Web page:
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he Plant City Raiders have had plenty to celebrate this season with six wins in six games played. Now isn’t the time to get caught up in the record. October brings about the most important stretch of football the Raiders will play in the 2018 regular season. Up next is Armwood, followed by Durant, Bloomingdale and Tampa Bay Tech. Three of the four games will be played at home and the lone road game, next week at Durant, will have high stakes as the annual Battle for the Redman Cup. District foes Tech and Bloomingdale, like Plant City, are currently undefeated. This four-week slate of games could net Plant City plenty of bonus points in the FHSAA standings. The Raiders have no choice but to play well throughout October to make it back into the playoffs for the first time

WHAT’S ON KLINE’S MIND?

since 2015 — otherwise, their Oct. 26 game against Tech will effectively end their season before their Nov. 2 bye. That all starts this week with the Hawks. Armwood is on a four-game win streak after Tech handed the Hawks their only loss of the season in the Aug. 24 opener. Most recently, Armwood hosted Blake and flexed its muscles in a 49-19 win locked up with five touchdowns in the first half. But the 2018 Hawks haven’t been dominating opponents the way they have in the past, especially on the road. In back-to-back weeks at Plant and Chamberlain, the Hawks won both games by a combined nine points: 21-18 in a thriller at Plant and 20-14 in a game where Chamberlain was able to keep the Hawks from scoring in the second half. The Raiders are coming off of a 35-0 shutout win at Strawberry Crest where the Chargers defense tried to limit the PCHS passing game as much as possible, daring Plant City to find another way to beat them. It wasn’t a typical offensive performance for the Raiders — Braxton Plunk threw for a season-low 170 yards and

playmaker Mario Williams was kept quiet — but Plant City did indeed find other ways to beat their opponents and still got four touchdowns from Zamir’ Knighten and De’Qwan Myers. Plunk and the Raiders likely won’t face the same kind of resistance from the Hawks. Both Chamberlain and Jefferson threw for more than 230 yards on Armwood and in both cases, the quarterbacks completed 65% or more of their pass attempts. Plant quarterback Tucker Gleason only threw for 109 yards and one touchdown against the Hawks, but Gleason also picked up 100 rushing yards and a score on 15 carries a week before Chamberlain quarterback Tyler Riddell ran eight times for 66 yards and a score. These are all good signs for Plunk, who is both a solid decision-maker with legit weapons and a fearless, capable runner. No matter how depleted this Armwood squad is from last season, it’s not going to be a cakewalk for Plant City. Beating Armwood isn’t out of the question, either. October will tell everyone what the Raiders are all about, and they can start on a high note by coming ready to compete Friday night.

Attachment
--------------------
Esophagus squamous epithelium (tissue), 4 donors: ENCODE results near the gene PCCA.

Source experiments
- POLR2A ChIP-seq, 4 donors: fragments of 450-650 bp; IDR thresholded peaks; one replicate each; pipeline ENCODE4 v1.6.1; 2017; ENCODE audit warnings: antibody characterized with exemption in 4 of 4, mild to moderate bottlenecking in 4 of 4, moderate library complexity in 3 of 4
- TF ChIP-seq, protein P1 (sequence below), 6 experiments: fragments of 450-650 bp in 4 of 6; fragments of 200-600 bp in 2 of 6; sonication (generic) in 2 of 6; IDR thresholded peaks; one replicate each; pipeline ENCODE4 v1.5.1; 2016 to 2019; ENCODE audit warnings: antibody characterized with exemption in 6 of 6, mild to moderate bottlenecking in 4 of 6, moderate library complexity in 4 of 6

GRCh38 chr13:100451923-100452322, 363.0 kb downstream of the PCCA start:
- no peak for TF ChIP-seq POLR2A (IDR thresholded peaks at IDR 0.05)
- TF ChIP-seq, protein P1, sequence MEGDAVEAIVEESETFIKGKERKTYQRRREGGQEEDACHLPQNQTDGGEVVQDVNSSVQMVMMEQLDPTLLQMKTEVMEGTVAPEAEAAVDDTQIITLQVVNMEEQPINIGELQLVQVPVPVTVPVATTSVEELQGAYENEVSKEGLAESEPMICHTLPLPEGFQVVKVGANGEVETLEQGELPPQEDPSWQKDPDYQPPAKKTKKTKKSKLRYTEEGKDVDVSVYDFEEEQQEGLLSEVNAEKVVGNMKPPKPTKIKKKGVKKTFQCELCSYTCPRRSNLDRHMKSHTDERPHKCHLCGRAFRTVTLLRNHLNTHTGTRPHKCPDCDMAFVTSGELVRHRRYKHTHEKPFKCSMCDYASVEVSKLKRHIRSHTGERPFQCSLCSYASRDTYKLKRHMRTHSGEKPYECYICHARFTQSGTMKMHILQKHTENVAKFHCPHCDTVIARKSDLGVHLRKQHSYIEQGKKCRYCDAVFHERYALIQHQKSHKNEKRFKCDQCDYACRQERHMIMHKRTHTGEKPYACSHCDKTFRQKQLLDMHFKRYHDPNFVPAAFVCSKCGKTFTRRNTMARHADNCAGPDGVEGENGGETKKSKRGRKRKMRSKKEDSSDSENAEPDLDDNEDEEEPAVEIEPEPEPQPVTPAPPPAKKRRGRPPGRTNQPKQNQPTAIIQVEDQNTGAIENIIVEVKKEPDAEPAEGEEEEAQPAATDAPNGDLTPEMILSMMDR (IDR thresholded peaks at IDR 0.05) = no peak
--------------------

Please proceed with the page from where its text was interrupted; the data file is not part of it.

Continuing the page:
OTHER AREA ACTION DURANT vs. Lennard, 4748 Cougar Path, 7:30 p.m. Durant is coming off of a bye week following the Cougars’ 24-6 win at Strawberry Crest. Lennard, which has lost its last five games, will travel to Durant Friday night to give the Cougars a test. Durant’s defensive line will be tested by Lennard’s massive offensive line, but the Cougars have momentum from two straight wins. STRAWBERRY CREST at Bloomingdale, 1700 Bloomingdale Ave., Valrico, 7:30 p.m. Strawberry Crest fought hard but fell to Plant City, 35-0, last week. Another challenging district game awaits the Chargers this Friday night at Bloomingdale. The undefeated Bulls squeaked by East Bay, 13-6, last week.

JUSTIN KLINE

Coaches should teach, not posture There’s no place for toxic machismo in coaching, yet the problem is there.

A

fter seeing all the reports coming from the University of Maryland’s football program, I’m thankful to

know some truly great coaches work in our area. If you haven’t heard, allegations of abuse at the University of Maryland under head coach D.J. Durkin got a national spotlight following the preventable, heatstroke-induced death of sophomore Jordan McNair. The reports allege Durkin has run a

program more determined to cull the weak than teach the players, forcing those who didn’t perform up to expectations to perform tasks well beyond what’s considered reasonable. If you’re creating a culture of fear wherever you’re supposed to be a leader — whether it be with a sports team, in the classroom,

with an extracurricular program, at your place of work or whatever — you’re a terrible leader of men and women. Remember it. Write it down, take a picture, I don’t care. There’s a line between teaching young people to be tough and trying to give them post-traumatic stress disorder so you can

feel in charge. Toughness doesn’t come from picking a kid off the ground following their collapse and forcing them to keep going or go down as a disgrace. Toughness doesn’t come from humiliating the kids you’re supposed to be leading by forcing them to SEE KLINE, PAGE 9


PLANT CITY OBSERVER

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Kline

SPONSORED BY SPORT CLIPS